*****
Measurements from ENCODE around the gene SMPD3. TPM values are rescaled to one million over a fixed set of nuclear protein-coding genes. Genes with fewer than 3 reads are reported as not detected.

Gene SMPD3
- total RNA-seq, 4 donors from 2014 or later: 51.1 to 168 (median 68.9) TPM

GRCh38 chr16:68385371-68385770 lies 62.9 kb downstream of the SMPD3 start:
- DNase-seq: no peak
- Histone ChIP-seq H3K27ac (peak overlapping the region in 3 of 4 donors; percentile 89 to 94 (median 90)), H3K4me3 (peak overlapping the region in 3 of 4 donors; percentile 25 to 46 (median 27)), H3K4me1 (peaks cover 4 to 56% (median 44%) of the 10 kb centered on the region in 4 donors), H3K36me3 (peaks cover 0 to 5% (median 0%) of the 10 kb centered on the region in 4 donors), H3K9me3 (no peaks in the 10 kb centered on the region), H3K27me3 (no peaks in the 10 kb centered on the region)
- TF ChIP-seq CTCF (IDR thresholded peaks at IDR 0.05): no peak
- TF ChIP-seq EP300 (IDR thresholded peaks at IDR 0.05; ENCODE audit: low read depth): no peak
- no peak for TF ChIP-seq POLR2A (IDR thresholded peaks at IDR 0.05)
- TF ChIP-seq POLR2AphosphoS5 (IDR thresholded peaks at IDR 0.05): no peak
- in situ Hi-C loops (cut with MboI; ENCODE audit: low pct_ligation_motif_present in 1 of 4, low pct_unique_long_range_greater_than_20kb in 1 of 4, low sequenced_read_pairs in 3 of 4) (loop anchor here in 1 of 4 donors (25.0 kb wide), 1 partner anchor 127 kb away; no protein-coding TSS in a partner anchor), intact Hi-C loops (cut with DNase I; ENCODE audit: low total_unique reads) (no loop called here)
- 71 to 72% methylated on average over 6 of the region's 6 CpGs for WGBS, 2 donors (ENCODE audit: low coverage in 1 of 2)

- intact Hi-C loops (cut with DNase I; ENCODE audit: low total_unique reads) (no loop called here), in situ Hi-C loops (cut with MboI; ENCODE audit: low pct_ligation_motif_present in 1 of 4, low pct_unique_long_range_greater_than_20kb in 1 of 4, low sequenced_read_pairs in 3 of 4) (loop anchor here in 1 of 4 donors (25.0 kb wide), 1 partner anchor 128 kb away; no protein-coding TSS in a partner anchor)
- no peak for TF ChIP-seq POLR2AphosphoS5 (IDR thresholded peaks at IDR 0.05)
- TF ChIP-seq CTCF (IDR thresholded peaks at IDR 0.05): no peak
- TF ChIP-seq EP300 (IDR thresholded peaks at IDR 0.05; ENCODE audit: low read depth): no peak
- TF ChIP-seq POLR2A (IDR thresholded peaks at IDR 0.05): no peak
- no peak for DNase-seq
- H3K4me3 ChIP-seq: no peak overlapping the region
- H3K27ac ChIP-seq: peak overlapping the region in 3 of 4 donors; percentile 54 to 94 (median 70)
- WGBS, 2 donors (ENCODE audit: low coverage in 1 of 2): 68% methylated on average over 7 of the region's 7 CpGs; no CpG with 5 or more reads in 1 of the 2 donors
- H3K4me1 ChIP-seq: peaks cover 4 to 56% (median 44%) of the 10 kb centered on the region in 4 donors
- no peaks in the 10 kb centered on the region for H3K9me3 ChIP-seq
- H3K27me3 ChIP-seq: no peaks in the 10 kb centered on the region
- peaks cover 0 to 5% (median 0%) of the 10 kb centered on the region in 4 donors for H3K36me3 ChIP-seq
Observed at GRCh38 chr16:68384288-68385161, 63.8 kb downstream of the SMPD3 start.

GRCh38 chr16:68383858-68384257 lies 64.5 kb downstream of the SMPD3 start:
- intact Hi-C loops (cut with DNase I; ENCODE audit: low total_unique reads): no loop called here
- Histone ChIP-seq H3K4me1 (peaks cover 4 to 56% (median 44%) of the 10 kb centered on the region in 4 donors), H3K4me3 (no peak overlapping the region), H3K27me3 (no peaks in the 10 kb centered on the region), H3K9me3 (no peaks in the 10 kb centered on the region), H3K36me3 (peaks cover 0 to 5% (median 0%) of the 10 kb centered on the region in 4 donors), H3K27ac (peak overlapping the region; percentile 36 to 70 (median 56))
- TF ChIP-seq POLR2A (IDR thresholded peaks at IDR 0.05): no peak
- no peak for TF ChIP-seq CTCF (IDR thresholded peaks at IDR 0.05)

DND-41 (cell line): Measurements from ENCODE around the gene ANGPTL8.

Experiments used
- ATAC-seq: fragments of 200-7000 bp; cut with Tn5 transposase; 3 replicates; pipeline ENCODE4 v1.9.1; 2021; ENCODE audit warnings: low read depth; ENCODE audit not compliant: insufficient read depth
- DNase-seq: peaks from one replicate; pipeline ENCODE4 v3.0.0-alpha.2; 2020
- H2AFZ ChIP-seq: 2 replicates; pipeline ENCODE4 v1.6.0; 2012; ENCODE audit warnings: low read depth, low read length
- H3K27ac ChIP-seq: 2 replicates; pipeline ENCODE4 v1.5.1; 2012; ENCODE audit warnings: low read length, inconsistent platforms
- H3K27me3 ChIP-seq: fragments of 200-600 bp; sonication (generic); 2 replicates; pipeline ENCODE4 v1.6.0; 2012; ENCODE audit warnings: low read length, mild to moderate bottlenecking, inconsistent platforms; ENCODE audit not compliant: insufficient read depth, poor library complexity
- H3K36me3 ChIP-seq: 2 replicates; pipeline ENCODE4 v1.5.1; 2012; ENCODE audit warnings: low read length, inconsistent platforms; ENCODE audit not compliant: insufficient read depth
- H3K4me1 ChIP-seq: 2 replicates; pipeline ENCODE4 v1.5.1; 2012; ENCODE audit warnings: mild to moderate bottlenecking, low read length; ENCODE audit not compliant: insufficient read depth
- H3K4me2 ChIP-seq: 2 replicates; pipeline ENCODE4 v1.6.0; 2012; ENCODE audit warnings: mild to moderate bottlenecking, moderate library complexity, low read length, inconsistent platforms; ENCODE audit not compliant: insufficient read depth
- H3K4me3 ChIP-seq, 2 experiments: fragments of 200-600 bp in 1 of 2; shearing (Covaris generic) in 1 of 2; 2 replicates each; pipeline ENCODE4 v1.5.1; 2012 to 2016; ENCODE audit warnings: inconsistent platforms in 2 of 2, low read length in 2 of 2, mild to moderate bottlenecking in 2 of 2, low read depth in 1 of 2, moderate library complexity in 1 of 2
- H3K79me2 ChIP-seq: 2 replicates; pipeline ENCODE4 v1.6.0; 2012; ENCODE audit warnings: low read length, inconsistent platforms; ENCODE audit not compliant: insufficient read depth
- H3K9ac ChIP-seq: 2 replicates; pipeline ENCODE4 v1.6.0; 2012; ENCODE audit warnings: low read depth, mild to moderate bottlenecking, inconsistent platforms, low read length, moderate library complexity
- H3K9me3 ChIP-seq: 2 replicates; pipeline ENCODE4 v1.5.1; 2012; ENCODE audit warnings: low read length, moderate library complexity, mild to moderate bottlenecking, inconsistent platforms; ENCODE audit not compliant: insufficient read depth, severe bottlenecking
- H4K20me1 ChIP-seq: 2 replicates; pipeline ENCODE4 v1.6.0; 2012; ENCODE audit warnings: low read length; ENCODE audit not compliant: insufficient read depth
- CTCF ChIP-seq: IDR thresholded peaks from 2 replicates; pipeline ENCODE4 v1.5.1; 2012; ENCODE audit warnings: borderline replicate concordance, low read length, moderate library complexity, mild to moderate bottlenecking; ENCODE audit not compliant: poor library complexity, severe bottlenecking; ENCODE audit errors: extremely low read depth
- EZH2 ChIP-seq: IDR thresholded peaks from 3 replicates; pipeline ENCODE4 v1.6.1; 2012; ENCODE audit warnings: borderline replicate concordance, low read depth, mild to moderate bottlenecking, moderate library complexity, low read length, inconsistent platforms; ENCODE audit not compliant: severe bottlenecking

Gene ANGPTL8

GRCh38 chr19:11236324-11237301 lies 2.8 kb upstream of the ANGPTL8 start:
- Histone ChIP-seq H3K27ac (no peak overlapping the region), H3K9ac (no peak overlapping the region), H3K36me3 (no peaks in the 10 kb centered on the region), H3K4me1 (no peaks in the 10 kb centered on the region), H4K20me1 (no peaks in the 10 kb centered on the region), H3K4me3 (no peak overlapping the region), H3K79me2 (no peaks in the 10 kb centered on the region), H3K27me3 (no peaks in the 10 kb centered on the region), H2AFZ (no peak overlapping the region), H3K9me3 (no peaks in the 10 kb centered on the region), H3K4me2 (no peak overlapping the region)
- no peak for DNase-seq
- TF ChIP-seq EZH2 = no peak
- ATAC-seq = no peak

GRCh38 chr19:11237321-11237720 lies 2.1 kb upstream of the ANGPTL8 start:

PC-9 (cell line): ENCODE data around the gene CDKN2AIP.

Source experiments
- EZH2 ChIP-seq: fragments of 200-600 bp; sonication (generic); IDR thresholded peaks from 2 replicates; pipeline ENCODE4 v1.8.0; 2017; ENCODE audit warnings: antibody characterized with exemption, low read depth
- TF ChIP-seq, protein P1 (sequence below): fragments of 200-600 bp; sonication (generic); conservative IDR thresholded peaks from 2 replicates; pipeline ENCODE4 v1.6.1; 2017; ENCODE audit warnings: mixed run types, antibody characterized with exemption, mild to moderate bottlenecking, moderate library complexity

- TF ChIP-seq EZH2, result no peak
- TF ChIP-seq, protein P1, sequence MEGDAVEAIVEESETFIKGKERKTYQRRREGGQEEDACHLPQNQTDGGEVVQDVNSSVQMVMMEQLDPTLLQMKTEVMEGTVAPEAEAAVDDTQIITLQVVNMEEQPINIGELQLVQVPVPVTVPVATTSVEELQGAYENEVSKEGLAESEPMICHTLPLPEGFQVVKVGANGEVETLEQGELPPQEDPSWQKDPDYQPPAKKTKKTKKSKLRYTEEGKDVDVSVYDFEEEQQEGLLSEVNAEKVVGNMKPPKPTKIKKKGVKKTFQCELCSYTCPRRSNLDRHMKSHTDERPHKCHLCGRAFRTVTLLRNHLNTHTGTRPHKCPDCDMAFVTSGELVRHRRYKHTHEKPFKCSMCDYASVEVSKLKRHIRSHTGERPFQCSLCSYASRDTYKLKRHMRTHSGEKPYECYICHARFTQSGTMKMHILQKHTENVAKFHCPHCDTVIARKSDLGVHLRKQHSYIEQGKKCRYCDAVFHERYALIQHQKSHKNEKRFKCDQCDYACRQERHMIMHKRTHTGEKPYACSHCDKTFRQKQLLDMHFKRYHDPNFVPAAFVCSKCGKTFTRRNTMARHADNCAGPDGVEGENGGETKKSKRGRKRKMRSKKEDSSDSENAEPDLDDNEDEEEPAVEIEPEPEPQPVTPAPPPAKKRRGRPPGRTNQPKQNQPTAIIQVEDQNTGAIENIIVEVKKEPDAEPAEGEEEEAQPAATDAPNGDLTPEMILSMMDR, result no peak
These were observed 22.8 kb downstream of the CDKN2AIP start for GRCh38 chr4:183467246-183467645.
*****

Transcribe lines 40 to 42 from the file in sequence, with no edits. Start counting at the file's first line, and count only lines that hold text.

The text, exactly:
- H3K4me1 ChIP-seq: 2 replicates; pipeline ENCODE4 v1.5.1; 2012; ENCODE audit warnings: mild to moderate bottlenecking, low read length; ENCODE audit not compliant: insufficient read depth
- H3K4me2 ChIP-seq: 2 replicates; pipeline ENCODE4 v1.6.0; 2012; ENCODE audit warnings: mild to moderate bottlenecking, moderate library complexity, low read length, inconsistent platforms; ENCODE audit not compliant: insufficient read depth
- H3K4me3 ChIP-seq, 2 experiments: fragments of 200-600 bp in 1 of 2; shearing (Covaris generic) in 1 of 2; 2 replicates each; pipeline ENCODE4 v1.5.1; 2012 to 2016; ENCODE audit warnings: inconsistent platforms in 2 of 2, low read length in 2 of 2, mild to moderate bottlenecking in 2 of 2, low read depth in 1 of 2, moderate library complexity in 1 of 2